Prospective prediction in the presence of missing data

Marshall G.; Warner B.; MaWhinney, S; Hammermeister, K


A variety of methods and algorithms are available for estimating parameters in the class of a generalized linear model in the presence of missing values. However, there is little information on how this already built model can be used for prediction in new observations with missing data in the covariates. Dropping the observations with missing values is a widespread practice with serious statistical and non-statistical implications. One solution is to fit separate regression models, or submodels, to each pattern of missing covariates. In practice, for any iterative regression method, this approach is computationally intensive. We propose a simple methodology to predict outcomes for individuals with incomplete information based on the estimated coefficients and covariance from the already built model. This method does not require revisiting the original data set used to build the original model and works by generating a first-order approximation of any submodel coefficient estimates. This is achieved by using the SWEEP operator on an augmented covariance matrix obtained from the original model. We refer to this approach as the one-step sweep (OSS) method. The methodology is demonstrated using data from the Department of Veterans Affairs Continuous Improvement in Cardiac Surgery Program (CICSP). These data contain 30 day mortality, the outcome of interest, and risk information for over 14 000 patients who underwent coronary artery bypass grafting (CABG) surgery over a four-year period. Using complete data from the first 3.5 years of this study period, a logistic regression model was built. This model was then used to predict mortality for patients undergoing CABG in the most recent 6-months. In order to evaluate the performance of the OSS method we randomly generated observations with missing covariates in the 6-month prediction database. We use this simulation to demonstrate that the computationally efficient OSS substantially reduces the error in risk-adjusted mortality created when cases with incomplete information are eliminated. Lastly, we derive the relationship between the OSS method and data imputation. Copyright © 2002 John Wiley & Sons, Ltd.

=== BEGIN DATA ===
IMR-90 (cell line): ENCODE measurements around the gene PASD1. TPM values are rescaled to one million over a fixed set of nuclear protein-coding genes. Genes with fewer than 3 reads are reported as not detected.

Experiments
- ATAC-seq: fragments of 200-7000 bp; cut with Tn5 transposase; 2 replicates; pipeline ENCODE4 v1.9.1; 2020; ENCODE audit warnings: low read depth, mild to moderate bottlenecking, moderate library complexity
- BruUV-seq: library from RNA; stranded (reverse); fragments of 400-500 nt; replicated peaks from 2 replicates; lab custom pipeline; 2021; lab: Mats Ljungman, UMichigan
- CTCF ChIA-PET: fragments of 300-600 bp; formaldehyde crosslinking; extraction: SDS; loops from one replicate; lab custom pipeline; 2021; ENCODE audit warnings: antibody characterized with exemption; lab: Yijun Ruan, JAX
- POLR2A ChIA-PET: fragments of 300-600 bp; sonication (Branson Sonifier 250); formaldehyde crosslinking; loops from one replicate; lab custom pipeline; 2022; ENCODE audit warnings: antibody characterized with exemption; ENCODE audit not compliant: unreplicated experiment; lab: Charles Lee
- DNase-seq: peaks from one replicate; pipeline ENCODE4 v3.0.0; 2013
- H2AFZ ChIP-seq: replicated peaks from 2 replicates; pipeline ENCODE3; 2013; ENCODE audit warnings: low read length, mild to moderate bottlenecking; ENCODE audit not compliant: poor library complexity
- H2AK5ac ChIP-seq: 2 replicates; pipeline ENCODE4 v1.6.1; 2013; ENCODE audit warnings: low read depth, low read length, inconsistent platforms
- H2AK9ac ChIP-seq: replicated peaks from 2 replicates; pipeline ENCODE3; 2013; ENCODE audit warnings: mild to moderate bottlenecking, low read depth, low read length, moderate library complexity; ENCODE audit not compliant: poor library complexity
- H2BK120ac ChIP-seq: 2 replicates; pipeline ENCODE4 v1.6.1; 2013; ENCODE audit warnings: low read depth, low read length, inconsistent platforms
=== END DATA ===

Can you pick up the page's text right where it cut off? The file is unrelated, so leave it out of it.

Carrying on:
Más información

Título según WOS: Prospective prediction in the presence of missing data
Título según SCOPUS: Prospective prediction in the presence of missing data
Título de la Revista: STATISTICS IN MEDICINE
Volumen: 21
Número: 4
Editorial: Wiley
Fecha de publicación: 2002
Página de inicio: 561
Página final: 570
Idioma: English